Burnley History, Family Crest & Coats of Arms
The name Burnley is part of the ancient legacy of the Anglo-Saxon tribes of Britain. It is a product of when the family lived in Lancashire, where they derived their name from the town of Burnley, in the parish of Whalley. The name is generally believed to be derived from "Brun Lea" meaning "meadow by the River Brun." 
Early Origins of the Burnley family
The surname Burnley was first found in Lancashire, where Burnley dates back to 1122, when a charter granted the church of Burnley to the monks of Pontefract Abbey. The Market Cross, erected in 1295 survives today at Burnley College.
Early History of the Burnley family
This web page shows only a small excerpt of our Burnley research. Another 229 words (16 lines of text) covering the years 1379, 1500, 1662, 1691 and 1732 are included under the topic Early Burnley History in all our PDF Extended History products and printed products wherever possible.
Burnley Spelling Variations
The first dictionaries that appeared in the last few hundred years did much to standardize the English language. Before that time, spelling variations in names were a common occurrence. The language was changing, incorporating pieces of other languages, and the spelling of names changed with it. Burnley has been spelled many different ways, including Burnley, Brunlay, Burnlie, Burnly, Bernley and others.
Early Notables of the Burnley family (pre 1700)
More information is included under the topic Early Burnley Notables in all our PDF Extended History products and printed products wherever possible.
In the United States, the name Burnley is the 11,908th most popular surname with an estimated 2,487 people with that name. 
Thousands of English families in this era began to emigrate the New World in search of land and freedom from religious and political persecution. Although the passage was expensive and the ships were dark, crowded, and unsafe, those who made the voyage safely were rewarded with opportunities unavailable to them in their homeland. Research into passenger and immigration lists has revealed some of the very first Burnleys to arrive in North America:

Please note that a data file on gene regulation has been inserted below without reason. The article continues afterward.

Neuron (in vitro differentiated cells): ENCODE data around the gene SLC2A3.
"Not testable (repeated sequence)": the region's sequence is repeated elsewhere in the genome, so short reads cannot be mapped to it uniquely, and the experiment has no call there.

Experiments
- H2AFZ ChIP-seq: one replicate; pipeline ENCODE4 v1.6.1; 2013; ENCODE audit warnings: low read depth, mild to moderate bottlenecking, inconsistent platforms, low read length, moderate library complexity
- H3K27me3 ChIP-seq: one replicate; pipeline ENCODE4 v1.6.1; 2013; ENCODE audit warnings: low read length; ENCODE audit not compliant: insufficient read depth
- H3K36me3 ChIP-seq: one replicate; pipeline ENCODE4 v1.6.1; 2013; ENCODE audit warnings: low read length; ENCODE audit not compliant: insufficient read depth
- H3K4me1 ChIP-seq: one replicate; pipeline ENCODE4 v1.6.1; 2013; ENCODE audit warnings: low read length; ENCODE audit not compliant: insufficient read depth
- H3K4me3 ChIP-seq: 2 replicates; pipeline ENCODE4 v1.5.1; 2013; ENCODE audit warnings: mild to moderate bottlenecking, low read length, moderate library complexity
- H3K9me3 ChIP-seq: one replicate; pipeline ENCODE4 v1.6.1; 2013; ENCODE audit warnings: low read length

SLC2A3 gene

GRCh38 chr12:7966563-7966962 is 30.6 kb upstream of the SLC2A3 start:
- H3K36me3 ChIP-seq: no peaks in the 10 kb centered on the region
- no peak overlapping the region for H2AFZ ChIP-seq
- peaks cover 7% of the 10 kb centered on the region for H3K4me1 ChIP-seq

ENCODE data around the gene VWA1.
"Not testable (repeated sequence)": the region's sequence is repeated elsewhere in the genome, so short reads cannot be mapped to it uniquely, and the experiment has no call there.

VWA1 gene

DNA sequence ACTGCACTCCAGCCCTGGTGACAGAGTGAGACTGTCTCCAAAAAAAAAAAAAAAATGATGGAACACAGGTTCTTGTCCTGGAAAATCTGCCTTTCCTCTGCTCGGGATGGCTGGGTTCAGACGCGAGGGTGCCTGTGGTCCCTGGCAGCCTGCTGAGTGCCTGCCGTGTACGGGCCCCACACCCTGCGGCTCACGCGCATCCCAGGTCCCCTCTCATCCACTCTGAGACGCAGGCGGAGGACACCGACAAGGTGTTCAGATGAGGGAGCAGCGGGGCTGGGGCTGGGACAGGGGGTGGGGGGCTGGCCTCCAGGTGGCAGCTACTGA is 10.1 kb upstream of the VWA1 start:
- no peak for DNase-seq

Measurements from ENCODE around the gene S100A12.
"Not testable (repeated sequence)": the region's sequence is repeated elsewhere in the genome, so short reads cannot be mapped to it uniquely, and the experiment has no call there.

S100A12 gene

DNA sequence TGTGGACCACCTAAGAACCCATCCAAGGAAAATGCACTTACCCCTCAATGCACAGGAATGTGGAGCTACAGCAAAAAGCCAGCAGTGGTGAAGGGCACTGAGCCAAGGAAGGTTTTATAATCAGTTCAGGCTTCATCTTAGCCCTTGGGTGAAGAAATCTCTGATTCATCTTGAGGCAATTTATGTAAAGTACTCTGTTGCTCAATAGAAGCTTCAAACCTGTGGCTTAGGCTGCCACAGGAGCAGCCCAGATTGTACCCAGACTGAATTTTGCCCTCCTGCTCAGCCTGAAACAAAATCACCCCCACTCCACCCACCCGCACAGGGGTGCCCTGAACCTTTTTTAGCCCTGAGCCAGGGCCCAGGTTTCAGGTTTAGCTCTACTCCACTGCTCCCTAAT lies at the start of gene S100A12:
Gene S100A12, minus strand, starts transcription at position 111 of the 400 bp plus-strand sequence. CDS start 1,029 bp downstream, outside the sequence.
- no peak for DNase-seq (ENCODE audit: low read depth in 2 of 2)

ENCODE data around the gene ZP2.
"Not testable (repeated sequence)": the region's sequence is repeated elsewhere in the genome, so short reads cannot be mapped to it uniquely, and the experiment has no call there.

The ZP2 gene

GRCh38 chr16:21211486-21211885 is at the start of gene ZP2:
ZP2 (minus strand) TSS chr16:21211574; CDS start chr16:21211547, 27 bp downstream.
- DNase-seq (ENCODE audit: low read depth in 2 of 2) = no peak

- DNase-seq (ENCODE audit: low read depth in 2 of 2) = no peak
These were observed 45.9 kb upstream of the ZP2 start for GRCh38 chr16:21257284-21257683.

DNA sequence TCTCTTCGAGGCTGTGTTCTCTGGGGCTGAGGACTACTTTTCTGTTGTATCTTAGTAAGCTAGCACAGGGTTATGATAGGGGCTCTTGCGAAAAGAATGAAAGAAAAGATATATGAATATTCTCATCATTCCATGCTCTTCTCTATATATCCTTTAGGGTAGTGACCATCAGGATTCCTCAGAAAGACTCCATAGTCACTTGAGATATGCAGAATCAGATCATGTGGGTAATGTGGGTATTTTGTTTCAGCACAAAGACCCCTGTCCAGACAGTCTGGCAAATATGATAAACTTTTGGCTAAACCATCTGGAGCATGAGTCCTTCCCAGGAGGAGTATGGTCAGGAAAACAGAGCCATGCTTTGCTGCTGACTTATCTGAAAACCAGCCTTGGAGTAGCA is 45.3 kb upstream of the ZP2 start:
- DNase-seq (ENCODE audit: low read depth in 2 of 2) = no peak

Burnley Settlers in United States in the 17th Century
Burnley Settlers in United States in the 18th Century
Burnley Settlers in United States in the 19th Century
Emigration to Australia followed the First Fleets of convicts, tradespeople and early settlers. Early immigrants include:
Burnley Settlers in Australia in the 19th Century
The British first settled the British West Indies around 1604. They made many attempts but failed in some to establish settlements on the Islands including Saint Lucia and Grenada. By 1627 they had managed to establish settlements on St. Kitts (St. Christopher) and Barbados, but by 1641 the Spanish had moved in and destroyed some of these including those at Providence Island. The British continued to expand the settlements including setting the First Federation in the British West Indies by 1674; some of the islands include Barbados, Bermuda, Cayman Island, Turks and Caicos, Jamaica and Belize then known as British Honduras. By the 1960's many of the islands became independent after the West Indies Federation which existed from 1958 to 1962 failed due to internal political conflicts. After this a number of Eastern Caribbean islands formed a free association. 
Burnley Settlers in West Indies in the 17th Century
The motto was originally a war cry or slogan. Mottoes first began to be shown with arms in the 14th and 15th centuries, but were not in general use until the 17th century. Thus the oldest coats of arms generally do not include a motto. Mottoes seldom form part of the grant of arms: Under most heraldic authorities, a motto is an optional component of the coat of arms, and can be added to or changed at will; many families have chosen not to display a motto.
Motto: Pretiumque et causa laboria
Motto Translation: The reward and cause of labour.